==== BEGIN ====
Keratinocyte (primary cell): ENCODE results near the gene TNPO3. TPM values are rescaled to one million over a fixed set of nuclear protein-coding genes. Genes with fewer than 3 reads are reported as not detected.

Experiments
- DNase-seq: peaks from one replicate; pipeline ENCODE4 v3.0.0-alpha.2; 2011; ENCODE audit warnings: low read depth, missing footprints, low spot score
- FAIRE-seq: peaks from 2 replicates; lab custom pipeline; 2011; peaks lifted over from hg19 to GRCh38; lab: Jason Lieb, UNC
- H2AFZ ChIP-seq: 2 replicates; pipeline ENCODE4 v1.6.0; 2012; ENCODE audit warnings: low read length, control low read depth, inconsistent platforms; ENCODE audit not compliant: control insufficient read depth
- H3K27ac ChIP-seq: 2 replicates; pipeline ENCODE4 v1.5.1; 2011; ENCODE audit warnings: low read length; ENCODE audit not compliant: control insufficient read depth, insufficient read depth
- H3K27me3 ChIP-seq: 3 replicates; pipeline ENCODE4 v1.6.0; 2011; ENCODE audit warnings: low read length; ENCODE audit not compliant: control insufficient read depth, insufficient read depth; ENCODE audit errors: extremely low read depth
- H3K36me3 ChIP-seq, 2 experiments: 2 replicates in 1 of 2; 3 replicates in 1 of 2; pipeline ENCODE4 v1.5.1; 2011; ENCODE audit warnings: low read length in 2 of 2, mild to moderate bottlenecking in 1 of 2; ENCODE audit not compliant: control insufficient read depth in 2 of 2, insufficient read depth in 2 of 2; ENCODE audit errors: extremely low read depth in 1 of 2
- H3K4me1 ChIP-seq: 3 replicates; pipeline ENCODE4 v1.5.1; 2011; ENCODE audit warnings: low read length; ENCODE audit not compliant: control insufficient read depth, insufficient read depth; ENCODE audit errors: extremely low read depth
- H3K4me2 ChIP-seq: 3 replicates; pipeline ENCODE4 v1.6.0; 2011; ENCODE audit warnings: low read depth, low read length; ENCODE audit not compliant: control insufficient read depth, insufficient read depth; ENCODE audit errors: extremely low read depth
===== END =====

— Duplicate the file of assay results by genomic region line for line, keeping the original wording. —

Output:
Keratinocyte (primary cell): ENCODE results near the gene TNPO3. TPM values are rescaled to one million over a fixed set of nuclear protein-coding genes. Genes with fewer than 3 reads are reported as not detected.

Experiments
- DNase-seq: peaks from one replicate; pipeline ENCODE4 v3.0.0-alpha.2; 2011; ENCODE audit warnings: low read depth, missing footprints, low spot score
- FAIRE-seq: peaks from 2 replicates; lab custom pipeline; 2011; peaks lifted over from hg19 to GRCh38; lab: Jason Lieb, UNC
- H2AFZ ChIP-seq: 2 replicates; pipeline ENCODE4 v1.6.0; 2012; ENCODE audit warnings: low read length, control low read depth, inconsistent platforms; ENCODE audit not compliant: control insufficient read depth
- H3K27ac ChIP-seq: 2 replicates; pipeline ENCODE4 v1.5.1; 2011; ENCODE audit warnings: low read length; ENCODE audit not compliant: control insufficient read depth, insufficient read depth
- H3K27me3 ChIP-seq: 3 replicates; pipeline ENCODE4 v1.6.0; 2011; ENCODE audit warnings: low read length; ENCODE audit not compliant: control insufficient read depth, insufficient read depth; ENCODE audit errors: extremely low read depth
- H3K36me3 ChIP-seq, 2 experiments: 2 replicates in 1 of 2; 3 replicates in 1 of 2; pipeline ENCODE4 v1.5.1; 2011; ENCODE audit warnings: low read length in 2 of 2, mild to moderate bottlenecking in 1 of 2; ENCODE audit not compliant: control insufficient read depth in 2 of 2, insufficient read depth in 2 of 2; ENCODE audit errors: extremely low read depth in 1 of 2
- H3K4me1 ChIP-seq: 3 replicates; pipeline ENCODE4 v1.5.1; 2011; ENCODE audit warnings: low read length; ENCODE audit not compliant: control insufficient read depth, insufficient read depth; ENCODE audit errors: extremely low read depth
- H3K4me2 ChIP-seq: 3 replicates; pipeline ENCODE4 v1.6.0; 2011; ENCODE audit warnings: low read depth, low read length; ENCODE audit not compliant: control insufficient read depth, insufficient read depth; ENCODE audit errors: extremely low read depth